The sad reality is that our politics are dominated by two contemptible forces: those who completely deny that the US commits any crimes at all and those who admit some of the crimes but perpetually excuse and minimize them with the language of “forgiveness”, “hope” and “love of country”. Both of these forces are two sides of the same coin: the propaganda needed to justify and prolong US exceptionalism and dominance.

I’m sorry to say that for these forces, there is no bottom. There is only a bottomless pit into which marginalized people can be shoveled, shuttered and shrugged off. Whole populations can be slaughteredleft to die or slowly disintegrate, without resources, without power, without fresh water, without adequate schools, deprived of basic dignity and human rights . . . and the patriotic propaganda continues, unperturbed.

No atrocity left behind.

All the moral and structural wrongs can be “solved” and “fixed” by what’s “good about us”. It’s the neoliberal mantra. The death march song.

There is something very telling and horrific about the political discourse coming even from those brave souls who, following the lead of Colin Kaepernick, decide to take a knee. You will notice how in almost every case, citizens feel compelled to justify their protest in patriotic terms. This is, of course, the compulsory performance of patriotic devotion (“No disrespect to the flag!” “I love this great country!”).

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Continue reading “Never Too Much . . .”

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Academic Musings, News, Politics, Race & Ethnicity

War Crimes We Can Believe In

Obama shades

This past week I’ve been trying to understand the political construction of Ta-Nehisi Coates’ work in relation to neoliberalism and state violence. Coates is in the news as he makes the rounds to launch his new book We Were Eight Years In Power, a retrospective on the Obama era and the rise of Trump. While I congratulate the widely acclaimed author on the publication of his latest tome, I cannot personally recommend his fundamentally flawed and largely superficial thinking “about race”, for reasons I have outlined elsewhere.

For now, I want to focus on what’s been keeping me up at night for the last several years: the complicity of the Democratic Party (and Obama’s coterie of willfully ignorant fans) in the maintenance of multiple forms of state violence. Because Coates writes so much about Obama–and because of his positioning as one of the most widely read black social critics at the apex of the corporate media and publishing worlds–any consideration of Obama’s presidency must take into account the portrait produced in Coates’ writing. His romantic portrayals of the first black president (and his descriptions of race and politics) play an influential role in shaping (and setting the boundaries of) the convoluted and largely useless national conversation “about race” . In trying to understand Coates’ structural position and appeal to powerful white liberals, it’s become increasingly clear to me that his views (at least, the views he has publicly expressed) are obviously related to the political agenda of at least one of his employers, namely The Atlantic.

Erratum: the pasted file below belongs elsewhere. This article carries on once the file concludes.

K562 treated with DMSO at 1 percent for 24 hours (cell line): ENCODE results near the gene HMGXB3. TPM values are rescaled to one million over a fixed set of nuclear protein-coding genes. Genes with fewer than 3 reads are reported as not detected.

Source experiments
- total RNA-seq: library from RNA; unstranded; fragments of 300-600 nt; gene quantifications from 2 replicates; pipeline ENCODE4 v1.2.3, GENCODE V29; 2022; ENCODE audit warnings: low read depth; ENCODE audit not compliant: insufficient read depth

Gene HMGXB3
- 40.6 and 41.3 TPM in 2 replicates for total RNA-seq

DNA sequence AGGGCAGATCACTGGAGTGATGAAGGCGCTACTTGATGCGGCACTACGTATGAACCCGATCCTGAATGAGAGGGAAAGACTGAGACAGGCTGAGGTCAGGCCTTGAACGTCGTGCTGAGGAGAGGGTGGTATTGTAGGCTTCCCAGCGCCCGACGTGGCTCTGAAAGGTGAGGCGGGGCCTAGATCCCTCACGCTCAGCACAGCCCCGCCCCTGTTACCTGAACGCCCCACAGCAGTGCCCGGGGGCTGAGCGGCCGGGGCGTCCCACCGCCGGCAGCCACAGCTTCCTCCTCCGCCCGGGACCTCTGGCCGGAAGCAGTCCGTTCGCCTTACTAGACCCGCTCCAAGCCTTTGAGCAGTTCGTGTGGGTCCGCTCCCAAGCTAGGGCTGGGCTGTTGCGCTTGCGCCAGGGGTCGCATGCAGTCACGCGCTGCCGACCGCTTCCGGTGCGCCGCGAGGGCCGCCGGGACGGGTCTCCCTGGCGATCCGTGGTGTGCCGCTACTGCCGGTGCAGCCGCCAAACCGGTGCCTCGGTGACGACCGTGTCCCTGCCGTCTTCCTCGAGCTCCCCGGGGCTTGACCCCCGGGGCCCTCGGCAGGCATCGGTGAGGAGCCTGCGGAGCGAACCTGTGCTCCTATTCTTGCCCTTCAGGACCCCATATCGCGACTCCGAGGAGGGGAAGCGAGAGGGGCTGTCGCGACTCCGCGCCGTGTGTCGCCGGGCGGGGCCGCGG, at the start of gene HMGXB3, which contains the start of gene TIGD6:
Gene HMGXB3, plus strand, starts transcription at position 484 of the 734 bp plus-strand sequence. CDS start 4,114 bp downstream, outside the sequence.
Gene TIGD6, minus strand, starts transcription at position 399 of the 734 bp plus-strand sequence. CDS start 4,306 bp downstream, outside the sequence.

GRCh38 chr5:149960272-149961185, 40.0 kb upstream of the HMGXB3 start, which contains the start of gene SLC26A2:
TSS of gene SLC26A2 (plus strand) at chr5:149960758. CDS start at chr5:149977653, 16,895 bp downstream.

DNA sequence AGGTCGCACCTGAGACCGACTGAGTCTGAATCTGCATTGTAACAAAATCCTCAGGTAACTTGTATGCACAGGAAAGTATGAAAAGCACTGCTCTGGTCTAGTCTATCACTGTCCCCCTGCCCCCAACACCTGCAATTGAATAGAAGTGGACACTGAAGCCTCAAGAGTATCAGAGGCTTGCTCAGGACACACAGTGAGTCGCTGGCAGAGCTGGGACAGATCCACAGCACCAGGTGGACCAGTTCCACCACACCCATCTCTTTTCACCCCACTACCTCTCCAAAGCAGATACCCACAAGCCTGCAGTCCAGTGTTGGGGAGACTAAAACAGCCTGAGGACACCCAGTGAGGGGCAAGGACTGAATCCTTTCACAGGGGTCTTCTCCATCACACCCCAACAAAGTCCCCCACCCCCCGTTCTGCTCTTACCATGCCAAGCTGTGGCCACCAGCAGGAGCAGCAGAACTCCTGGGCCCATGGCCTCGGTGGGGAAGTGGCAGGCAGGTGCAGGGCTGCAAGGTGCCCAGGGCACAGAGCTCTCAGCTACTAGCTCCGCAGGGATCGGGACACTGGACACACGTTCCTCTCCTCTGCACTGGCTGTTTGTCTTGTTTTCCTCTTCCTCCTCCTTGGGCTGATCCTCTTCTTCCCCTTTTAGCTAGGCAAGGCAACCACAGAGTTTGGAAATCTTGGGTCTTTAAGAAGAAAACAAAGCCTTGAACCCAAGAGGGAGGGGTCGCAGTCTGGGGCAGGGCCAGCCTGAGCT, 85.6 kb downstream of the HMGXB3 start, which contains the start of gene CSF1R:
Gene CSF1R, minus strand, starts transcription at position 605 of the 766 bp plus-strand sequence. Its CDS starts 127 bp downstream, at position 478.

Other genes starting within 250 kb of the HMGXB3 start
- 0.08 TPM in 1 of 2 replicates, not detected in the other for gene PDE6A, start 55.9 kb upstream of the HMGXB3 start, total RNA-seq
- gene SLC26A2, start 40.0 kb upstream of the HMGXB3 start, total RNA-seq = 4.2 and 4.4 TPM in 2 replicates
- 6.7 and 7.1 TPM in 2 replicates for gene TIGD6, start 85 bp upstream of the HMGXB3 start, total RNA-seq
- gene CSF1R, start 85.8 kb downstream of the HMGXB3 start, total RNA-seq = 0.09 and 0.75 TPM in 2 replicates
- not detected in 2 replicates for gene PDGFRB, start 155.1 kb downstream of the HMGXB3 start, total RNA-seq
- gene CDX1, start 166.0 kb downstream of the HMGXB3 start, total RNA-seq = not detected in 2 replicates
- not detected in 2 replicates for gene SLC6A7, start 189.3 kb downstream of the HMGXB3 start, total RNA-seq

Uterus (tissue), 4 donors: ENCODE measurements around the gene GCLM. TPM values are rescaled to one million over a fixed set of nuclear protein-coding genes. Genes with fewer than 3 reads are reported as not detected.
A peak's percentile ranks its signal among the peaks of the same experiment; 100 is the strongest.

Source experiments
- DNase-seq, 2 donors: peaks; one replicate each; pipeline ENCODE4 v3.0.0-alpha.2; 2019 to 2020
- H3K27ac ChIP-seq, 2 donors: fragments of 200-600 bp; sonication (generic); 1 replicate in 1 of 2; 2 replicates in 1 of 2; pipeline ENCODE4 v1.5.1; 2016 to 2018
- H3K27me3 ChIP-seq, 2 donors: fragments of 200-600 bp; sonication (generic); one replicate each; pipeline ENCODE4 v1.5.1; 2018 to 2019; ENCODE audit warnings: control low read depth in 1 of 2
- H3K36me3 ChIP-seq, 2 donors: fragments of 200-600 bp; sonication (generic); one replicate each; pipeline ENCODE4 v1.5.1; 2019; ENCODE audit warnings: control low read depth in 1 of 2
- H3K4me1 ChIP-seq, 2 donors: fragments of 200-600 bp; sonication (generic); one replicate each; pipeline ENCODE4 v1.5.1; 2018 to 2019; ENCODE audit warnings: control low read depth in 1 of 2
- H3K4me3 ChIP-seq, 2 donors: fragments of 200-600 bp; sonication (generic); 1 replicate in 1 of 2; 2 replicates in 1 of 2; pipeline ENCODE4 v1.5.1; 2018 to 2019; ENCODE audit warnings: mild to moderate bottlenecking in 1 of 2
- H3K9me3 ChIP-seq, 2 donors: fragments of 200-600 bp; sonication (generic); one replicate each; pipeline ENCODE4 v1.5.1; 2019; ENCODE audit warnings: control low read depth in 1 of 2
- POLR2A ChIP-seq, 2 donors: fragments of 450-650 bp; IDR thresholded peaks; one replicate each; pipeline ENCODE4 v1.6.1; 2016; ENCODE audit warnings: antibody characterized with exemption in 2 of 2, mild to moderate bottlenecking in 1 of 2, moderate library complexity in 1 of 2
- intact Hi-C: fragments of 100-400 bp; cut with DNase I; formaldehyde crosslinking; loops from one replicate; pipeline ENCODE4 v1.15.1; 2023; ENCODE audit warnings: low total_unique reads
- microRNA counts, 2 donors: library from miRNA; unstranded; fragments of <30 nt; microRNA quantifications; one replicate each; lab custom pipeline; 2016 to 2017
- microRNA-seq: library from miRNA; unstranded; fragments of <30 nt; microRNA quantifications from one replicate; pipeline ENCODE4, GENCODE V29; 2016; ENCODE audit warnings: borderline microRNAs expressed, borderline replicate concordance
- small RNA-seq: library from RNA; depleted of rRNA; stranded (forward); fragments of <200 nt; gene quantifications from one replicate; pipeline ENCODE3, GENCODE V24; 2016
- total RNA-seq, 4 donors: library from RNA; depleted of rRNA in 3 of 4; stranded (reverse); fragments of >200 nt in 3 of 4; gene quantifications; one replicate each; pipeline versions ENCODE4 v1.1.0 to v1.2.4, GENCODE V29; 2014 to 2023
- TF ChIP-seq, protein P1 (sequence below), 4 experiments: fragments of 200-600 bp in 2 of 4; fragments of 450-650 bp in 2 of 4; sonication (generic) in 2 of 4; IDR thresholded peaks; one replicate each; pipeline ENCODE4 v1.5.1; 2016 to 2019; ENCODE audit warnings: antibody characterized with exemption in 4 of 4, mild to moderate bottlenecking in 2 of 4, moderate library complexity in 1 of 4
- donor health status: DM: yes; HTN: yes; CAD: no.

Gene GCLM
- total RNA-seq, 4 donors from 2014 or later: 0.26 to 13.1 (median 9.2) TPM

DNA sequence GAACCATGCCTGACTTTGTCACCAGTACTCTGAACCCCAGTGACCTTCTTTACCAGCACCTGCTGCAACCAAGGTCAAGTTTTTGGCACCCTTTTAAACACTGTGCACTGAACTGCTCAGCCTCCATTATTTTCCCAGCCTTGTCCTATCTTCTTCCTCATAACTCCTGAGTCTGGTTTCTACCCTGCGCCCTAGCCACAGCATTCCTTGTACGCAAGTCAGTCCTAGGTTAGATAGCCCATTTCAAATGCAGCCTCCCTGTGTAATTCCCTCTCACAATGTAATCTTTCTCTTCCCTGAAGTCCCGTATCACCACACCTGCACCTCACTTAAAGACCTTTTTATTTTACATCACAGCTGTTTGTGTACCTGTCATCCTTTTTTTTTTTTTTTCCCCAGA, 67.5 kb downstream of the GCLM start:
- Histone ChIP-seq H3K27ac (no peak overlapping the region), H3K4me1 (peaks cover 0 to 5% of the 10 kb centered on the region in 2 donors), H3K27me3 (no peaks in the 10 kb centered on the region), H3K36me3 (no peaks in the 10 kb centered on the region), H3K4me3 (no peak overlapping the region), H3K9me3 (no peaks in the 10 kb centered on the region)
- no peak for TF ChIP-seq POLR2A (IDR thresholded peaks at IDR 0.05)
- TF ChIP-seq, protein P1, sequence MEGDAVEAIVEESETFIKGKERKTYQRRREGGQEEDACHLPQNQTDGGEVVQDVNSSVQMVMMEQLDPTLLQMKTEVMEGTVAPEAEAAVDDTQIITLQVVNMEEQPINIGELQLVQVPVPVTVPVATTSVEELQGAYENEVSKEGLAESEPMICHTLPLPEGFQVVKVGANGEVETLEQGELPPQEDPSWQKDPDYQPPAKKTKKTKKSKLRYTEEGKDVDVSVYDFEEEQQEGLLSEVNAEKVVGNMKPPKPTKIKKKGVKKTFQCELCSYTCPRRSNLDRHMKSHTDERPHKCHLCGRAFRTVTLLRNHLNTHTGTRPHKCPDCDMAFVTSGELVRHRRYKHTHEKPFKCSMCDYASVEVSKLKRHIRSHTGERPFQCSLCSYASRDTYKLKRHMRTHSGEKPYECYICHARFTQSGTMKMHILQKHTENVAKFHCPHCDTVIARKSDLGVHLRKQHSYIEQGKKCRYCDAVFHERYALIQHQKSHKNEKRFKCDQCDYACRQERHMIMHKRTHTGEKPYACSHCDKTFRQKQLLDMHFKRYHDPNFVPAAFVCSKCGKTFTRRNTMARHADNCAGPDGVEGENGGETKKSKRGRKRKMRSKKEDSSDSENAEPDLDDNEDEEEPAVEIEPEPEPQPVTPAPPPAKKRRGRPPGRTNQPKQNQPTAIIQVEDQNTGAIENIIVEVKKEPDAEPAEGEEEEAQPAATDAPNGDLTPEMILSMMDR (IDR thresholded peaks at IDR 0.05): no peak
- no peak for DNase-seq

I confess that until very recently (as in, the last few days), I knew nothing of the politics of The Atlantic. But a cursory review of the editor in chief, Jeffrey Goldberg, makes a few things quite clear: the man at the helm of magazine is a prison-guard-turned-journalist strongly aligned with the Democratic Party who whitewashes Democrats’ war crimes accordingly, regularly uses his publishing platforms to rationalize state violencedefends the Israeli occupation of Palestinian land (while expressing the appropriate amount of liberal hand-wringing over the settlements), undermines and discredits critics of Zionism, and, predictably, hates Noam Chomsky.

It should come as no surprise that Goldberg is a big fan of Barack Obama and has played a leading role in producing a relatively rosy portrait of the 44th president. Goldberg and some of his colleagues at The Atlantic promote what they view as a “liberal” vision of “democracy” that somehow happily coexists with settler colonialism, massive state violence, white supremacy, systemic racism, poverty, hypercapitalist exploitation and the indiscriminate killing of innocent people, including women and children, who stand in the way of the ruling elites’ determination to acquire absolute hegemony and strategically secure material resources no matter the cost. Of course, even publications that whitewash war crimes, like The Atlantic, have to at least gesture toward a functioning moral compass. And so we see articles like this one covering Obama’s drone strikes (and the lies he’s told about them) alongside popular puff pieces written by the likes of Ta-Nehisi Coates. In fact, such “gotta see both sides” coverage functions to bolster The Atlantic’s false appearance of objectivity and fair-mindedness.

Continue reading “War Crimes We Can Believe In”